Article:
Mortgage lenders use a variety of calculations. Even the lenders who use the same type of calculation may interpret the results differently. Here are some of the most popular calculations.

• Lenders look at the total of your debts and compare that number to your gross salary (salary before taxes are taken out). Mortgage lenders do not want the borrower to carry debts (including the mortgage payment) larger than 30–40% of your total gross salary. This is your debt-to-income ratio. Debts include credit card debts, auto loans, student loans, spousal support, child support, and housing expense. Housing expense is the mortgage payment that includes homeowners’ insurance premium, real estate taxes, and mortgage insurance premium.

• Lenders may follow the Federal Housing Authority’s (FHA) recommendations that a person’s mortgage payment should be no more than 29% of his or her gross income. The other part of the FHA recommendation is that the mortgage payment plus a person’s other expenses (long-term debts) should total no more than 41% of his or her gross income.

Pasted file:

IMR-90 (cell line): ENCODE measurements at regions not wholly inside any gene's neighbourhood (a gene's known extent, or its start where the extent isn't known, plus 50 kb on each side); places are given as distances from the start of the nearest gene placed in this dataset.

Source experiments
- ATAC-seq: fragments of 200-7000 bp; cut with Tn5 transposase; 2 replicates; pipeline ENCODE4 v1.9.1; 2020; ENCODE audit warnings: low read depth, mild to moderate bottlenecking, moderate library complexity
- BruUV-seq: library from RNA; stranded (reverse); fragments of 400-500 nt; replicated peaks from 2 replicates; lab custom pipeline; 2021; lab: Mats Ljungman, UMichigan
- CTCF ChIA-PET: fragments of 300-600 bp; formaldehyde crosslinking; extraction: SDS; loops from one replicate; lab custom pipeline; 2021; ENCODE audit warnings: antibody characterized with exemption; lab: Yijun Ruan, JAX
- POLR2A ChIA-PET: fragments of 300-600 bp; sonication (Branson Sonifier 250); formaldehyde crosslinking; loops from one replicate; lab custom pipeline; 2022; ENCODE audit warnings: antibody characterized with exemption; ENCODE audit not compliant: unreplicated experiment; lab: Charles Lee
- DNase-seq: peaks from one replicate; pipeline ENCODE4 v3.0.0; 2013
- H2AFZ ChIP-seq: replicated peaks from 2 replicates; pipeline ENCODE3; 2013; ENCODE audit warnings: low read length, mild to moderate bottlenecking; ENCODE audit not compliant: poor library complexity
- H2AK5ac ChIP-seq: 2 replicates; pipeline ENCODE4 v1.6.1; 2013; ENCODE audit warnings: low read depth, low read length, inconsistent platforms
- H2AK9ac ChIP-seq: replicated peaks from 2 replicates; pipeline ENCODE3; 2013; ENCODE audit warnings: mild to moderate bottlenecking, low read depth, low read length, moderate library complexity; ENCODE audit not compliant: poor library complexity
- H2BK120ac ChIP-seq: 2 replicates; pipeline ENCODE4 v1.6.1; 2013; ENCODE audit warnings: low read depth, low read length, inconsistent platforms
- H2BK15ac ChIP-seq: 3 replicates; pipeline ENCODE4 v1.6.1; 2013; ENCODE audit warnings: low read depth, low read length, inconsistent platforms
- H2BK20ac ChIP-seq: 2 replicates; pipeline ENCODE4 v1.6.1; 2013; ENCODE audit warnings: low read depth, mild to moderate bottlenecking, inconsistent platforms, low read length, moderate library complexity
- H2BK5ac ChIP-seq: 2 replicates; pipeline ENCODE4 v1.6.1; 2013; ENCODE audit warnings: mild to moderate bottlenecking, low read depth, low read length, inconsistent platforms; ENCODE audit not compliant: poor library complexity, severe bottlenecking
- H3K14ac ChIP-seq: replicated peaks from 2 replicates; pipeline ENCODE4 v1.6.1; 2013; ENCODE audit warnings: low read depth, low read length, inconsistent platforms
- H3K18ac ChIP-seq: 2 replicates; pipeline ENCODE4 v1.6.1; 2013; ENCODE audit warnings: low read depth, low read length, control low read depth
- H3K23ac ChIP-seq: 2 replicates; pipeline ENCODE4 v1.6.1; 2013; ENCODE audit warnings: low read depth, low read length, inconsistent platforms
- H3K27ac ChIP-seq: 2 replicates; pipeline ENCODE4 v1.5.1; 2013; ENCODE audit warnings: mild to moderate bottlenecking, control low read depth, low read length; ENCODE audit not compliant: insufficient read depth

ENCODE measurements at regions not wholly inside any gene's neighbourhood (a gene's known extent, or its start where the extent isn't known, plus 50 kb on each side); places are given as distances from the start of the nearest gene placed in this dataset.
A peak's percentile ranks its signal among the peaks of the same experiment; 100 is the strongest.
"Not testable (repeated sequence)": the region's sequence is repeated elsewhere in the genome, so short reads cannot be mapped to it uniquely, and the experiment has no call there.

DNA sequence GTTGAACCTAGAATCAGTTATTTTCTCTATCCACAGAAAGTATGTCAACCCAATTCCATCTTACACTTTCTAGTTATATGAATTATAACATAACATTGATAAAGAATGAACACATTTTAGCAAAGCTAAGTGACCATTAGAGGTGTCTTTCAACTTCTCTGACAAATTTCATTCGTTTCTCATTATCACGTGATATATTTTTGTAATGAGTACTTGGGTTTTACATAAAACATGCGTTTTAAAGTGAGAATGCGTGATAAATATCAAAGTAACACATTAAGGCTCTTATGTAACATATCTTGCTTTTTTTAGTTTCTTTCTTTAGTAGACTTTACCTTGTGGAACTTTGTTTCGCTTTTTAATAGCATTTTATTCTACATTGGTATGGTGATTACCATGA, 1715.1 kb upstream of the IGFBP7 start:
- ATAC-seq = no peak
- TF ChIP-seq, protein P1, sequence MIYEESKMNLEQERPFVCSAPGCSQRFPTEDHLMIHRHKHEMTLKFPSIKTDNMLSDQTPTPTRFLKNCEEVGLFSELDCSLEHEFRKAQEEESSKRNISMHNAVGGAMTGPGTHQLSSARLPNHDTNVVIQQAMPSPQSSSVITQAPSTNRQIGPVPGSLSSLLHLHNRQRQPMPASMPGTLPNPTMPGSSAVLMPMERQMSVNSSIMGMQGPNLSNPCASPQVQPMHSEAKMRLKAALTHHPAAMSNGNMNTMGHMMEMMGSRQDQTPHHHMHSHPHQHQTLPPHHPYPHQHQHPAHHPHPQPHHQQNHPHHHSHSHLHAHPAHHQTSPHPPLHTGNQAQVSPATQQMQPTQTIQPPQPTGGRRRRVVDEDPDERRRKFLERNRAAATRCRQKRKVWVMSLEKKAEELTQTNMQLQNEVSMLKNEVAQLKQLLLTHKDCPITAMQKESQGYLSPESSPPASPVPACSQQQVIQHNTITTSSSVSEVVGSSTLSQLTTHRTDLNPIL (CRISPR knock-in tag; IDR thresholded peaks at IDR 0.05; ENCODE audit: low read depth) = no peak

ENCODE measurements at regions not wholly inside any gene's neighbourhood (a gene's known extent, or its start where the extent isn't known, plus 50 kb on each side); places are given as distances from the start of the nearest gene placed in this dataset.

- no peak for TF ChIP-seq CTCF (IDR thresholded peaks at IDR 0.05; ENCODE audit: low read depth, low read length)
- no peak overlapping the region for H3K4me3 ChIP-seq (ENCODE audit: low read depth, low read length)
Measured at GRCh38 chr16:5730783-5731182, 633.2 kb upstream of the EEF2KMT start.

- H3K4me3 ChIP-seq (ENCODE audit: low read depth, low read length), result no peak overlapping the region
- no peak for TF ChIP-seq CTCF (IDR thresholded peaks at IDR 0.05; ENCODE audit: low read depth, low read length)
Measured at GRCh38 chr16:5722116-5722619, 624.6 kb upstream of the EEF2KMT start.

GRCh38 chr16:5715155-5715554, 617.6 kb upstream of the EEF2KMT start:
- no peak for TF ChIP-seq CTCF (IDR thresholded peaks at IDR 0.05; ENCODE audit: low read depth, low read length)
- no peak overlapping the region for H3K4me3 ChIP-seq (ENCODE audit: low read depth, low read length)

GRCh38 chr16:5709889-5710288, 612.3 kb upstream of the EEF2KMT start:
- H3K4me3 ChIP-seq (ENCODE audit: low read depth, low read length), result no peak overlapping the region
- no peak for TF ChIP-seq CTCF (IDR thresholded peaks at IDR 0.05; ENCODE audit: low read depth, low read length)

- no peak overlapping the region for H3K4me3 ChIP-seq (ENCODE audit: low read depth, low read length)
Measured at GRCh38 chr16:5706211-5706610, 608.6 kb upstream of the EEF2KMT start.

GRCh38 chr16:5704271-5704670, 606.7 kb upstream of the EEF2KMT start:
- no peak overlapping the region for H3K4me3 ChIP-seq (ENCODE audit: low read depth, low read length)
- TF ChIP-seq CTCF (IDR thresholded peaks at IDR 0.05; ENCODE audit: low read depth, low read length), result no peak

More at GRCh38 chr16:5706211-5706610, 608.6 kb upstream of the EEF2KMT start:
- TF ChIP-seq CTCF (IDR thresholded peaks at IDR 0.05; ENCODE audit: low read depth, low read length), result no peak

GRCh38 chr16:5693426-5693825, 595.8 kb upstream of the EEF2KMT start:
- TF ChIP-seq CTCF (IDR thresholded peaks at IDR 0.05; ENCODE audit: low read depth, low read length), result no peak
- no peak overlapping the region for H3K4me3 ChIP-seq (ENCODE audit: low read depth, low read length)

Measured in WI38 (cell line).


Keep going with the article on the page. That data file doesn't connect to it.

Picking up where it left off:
Some lenders use what is called a housing expense ratio. Using this calculation, a person’s monthly mortgage payment should

be less than or equal to one quarter of

Calculators for determining how much you can afford:

www.freddiemac.com www.bankrate.com

his or her monthly gross income. Again, gross income is before taxes.

• Here is where we insert a reality check, these calculations are not strictly followed even in the current buyer’s market. Whatever math the lender does, lenders also scrutinize a person’s credit history and credit score. In addition, the lender looks at the amount of down payment, and closing costs for a particular property.